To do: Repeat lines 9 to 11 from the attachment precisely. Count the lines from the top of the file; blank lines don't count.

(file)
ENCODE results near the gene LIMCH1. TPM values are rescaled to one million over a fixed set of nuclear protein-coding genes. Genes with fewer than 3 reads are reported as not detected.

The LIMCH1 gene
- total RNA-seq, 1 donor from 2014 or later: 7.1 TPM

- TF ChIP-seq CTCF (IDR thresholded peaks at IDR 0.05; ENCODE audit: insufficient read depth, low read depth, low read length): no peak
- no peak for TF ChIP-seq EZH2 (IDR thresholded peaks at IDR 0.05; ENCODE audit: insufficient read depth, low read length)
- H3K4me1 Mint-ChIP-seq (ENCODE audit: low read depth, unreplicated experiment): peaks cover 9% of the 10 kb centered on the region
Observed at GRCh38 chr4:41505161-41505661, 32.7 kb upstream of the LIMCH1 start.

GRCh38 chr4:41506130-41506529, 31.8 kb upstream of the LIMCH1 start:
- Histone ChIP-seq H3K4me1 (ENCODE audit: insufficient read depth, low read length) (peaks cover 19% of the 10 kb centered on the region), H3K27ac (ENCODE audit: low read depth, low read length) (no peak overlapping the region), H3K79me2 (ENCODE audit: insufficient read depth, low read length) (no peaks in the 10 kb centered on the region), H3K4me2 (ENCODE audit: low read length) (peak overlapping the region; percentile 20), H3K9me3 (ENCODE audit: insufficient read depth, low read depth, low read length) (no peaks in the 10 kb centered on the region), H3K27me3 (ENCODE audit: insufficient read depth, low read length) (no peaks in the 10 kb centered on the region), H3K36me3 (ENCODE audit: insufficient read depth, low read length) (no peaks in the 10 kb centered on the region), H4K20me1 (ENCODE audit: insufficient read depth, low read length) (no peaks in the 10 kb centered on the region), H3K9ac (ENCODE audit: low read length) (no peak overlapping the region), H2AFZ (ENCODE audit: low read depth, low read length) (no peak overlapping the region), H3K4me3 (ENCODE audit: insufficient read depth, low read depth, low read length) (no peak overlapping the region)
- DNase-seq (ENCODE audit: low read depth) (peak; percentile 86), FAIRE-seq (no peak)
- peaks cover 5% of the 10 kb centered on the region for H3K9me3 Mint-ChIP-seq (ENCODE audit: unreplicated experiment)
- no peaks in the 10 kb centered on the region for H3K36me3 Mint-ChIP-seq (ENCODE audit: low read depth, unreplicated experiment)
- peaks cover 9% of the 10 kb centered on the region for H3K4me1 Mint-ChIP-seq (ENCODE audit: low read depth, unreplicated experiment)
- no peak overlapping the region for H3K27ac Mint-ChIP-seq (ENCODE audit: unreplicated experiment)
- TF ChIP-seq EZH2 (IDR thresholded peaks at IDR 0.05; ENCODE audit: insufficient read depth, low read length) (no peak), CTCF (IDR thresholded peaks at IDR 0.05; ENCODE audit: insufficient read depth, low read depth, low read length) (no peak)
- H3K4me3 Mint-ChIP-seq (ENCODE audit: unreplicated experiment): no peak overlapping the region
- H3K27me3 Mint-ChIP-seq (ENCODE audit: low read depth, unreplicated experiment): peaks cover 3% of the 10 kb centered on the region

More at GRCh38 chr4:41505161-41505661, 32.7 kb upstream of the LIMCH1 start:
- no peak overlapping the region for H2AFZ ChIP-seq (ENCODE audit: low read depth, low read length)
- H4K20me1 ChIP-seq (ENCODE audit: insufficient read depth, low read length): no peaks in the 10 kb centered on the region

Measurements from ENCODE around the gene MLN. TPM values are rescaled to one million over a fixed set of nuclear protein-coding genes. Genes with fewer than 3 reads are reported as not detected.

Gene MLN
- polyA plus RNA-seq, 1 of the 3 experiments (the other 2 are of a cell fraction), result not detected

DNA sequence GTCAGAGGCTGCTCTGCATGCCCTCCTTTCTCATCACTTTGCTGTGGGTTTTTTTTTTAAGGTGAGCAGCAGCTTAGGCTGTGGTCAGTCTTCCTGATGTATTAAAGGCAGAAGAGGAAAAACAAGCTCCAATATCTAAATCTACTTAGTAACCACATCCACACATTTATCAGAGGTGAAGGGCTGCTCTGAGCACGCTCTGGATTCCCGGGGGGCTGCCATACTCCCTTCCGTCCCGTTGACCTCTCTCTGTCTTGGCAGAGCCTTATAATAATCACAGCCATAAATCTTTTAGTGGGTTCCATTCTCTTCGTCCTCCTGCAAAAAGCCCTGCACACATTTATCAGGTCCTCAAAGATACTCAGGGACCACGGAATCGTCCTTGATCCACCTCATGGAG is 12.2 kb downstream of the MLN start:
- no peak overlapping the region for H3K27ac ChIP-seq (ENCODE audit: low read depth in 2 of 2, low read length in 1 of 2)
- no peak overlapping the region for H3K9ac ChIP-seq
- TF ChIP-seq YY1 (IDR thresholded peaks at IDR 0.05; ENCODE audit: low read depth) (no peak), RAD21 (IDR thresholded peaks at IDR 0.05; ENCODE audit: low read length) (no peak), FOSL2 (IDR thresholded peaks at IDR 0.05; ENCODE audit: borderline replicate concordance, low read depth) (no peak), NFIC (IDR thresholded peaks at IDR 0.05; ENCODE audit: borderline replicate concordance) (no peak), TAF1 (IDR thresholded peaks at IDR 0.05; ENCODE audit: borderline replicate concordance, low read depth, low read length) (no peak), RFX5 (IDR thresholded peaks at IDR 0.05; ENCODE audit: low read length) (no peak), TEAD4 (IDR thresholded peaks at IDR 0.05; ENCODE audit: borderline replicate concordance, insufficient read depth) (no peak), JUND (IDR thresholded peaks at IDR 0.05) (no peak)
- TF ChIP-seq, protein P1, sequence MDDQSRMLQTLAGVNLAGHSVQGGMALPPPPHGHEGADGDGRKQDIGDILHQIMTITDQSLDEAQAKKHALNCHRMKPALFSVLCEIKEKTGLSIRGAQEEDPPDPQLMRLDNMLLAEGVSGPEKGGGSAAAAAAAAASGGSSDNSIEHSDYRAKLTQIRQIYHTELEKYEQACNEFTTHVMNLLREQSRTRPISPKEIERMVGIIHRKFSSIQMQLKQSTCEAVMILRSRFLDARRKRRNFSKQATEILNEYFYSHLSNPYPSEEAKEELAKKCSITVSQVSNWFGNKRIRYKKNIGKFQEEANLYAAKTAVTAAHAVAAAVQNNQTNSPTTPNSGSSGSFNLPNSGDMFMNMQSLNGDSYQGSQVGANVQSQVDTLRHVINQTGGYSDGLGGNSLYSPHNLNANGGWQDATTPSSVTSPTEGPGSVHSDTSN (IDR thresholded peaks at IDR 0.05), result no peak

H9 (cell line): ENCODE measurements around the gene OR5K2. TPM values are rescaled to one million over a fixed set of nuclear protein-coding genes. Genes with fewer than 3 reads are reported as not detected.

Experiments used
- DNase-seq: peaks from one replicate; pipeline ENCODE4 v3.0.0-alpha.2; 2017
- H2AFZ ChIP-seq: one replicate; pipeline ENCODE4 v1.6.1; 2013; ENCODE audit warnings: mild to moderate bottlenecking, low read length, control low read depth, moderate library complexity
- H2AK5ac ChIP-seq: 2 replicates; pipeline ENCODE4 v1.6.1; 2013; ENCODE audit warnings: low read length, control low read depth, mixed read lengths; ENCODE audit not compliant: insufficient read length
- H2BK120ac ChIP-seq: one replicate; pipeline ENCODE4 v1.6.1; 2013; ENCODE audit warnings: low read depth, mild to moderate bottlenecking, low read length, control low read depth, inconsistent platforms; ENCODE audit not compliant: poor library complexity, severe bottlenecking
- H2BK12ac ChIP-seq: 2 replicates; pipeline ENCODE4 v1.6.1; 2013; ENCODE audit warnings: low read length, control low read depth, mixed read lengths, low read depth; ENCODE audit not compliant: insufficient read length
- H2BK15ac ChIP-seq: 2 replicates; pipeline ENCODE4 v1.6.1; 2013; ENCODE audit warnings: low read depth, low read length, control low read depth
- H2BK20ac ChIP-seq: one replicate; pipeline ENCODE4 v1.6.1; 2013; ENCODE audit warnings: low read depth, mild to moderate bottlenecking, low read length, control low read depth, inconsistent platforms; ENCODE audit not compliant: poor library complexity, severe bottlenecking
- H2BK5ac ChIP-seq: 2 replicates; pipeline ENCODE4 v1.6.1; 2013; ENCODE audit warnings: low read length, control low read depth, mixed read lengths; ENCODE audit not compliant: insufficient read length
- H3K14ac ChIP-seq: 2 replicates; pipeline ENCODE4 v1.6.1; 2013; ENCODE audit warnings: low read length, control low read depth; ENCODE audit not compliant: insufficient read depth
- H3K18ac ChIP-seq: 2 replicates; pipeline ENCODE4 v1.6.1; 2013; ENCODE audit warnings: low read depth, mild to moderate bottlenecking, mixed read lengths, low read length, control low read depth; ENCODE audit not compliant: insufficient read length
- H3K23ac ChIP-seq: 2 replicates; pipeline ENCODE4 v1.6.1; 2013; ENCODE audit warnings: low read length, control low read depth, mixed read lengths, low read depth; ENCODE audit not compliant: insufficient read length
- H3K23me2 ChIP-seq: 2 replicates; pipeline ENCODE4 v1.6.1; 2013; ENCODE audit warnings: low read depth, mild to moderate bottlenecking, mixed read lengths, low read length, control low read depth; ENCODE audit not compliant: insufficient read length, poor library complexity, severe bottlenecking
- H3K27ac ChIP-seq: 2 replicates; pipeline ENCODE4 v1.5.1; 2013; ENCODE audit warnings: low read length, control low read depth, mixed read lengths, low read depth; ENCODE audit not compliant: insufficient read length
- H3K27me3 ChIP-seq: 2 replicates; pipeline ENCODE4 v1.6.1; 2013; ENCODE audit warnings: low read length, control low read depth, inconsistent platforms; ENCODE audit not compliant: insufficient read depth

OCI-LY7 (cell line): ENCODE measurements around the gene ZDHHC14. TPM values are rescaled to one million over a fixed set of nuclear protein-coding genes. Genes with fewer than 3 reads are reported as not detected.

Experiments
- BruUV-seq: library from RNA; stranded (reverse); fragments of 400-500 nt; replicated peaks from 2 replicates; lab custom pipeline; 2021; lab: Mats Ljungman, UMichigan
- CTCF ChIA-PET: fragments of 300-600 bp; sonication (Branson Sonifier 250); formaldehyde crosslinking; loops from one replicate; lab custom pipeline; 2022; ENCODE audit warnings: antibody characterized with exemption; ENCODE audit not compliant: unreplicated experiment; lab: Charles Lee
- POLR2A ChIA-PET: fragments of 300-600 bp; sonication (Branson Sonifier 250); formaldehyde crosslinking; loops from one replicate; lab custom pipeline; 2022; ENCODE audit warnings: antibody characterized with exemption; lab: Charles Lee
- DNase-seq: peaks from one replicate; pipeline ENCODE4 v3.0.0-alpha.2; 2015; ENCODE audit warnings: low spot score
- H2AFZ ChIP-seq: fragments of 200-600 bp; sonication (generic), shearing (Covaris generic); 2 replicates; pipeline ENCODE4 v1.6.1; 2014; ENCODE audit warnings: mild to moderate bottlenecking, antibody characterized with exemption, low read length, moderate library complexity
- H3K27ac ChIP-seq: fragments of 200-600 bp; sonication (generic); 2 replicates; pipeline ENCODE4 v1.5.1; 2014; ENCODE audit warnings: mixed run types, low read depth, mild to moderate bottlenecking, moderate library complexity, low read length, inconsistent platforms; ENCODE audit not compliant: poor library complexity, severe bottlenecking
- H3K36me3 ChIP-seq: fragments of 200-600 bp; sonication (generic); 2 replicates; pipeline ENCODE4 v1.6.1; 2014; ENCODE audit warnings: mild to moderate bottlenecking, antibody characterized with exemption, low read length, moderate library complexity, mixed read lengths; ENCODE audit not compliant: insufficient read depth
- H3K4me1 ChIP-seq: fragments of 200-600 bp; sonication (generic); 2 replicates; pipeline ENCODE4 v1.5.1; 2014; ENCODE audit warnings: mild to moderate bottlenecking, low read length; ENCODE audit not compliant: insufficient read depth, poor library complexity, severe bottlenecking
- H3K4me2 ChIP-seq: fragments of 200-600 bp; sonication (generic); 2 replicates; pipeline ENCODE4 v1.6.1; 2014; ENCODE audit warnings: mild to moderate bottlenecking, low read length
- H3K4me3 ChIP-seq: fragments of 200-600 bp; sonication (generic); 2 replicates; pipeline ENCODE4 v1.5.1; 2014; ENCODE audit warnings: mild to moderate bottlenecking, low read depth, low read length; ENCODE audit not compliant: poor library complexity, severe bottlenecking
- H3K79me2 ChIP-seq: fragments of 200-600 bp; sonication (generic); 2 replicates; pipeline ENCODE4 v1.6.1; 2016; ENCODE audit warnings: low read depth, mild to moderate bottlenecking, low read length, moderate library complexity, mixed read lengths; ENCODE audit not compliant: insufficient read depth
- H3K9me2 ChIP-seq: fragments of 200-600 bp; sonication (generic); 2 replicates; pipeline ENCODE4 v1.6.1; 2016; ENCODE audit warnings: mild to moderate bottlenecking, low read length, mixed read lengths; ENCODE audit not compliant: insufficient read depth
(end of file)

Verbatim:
- Histone ChIP-seq H3K4me1 (ENCODE audit: insufficient read depth, low read length) (peaks cover 19% of the 10 kb centered on the region), H3K27ac (ENCODE audit: low read depth, low read length) (no peak overlapping the region), H3K79me2 (ENCODE audit: insufficient read depth, low read length) (no peaks in the 10 kb centered on the region), H3K4me2 (ENCODE audit: low read length) (peak overlapping the region; percentile 20), H3K9me3 (ENCODE audit: insufficient read depth, low read depth, low read length) (no peaks in the 10 kb centered on the region), H3K27me3 (ENCODE audit: insufficient read depth, low read length) (no peaks in the 10 kb centered on the region), H3K36me3 (ENCODE audit: insufficient read depth, low read length) (no peaks in the 10 kb centered on the region), H4K20me1 (ENCODE audit: insufficient read depth, low read length) (no peaks in the 10 kb centered on the region), H3K9ac (ENCODE audit: low read length) (no peak overlapping the region), H2AFZ (ENCODE audit: low read depth, low read length) (no peak overlapping the region), H3K4me3 (ENCODE audit: insufficient read depth, low read depth, low read length) (no peak overlapping the region)
- DNase-seq (ENCODE audit: low read depth) (peak; percentile 86), FAIRE-seq (no peak)
- peaks cover 5% of the 10 kb centered on the region for H3K9me3 Mint-ChIP-seq (ENCODE audit: unreplicated experiment)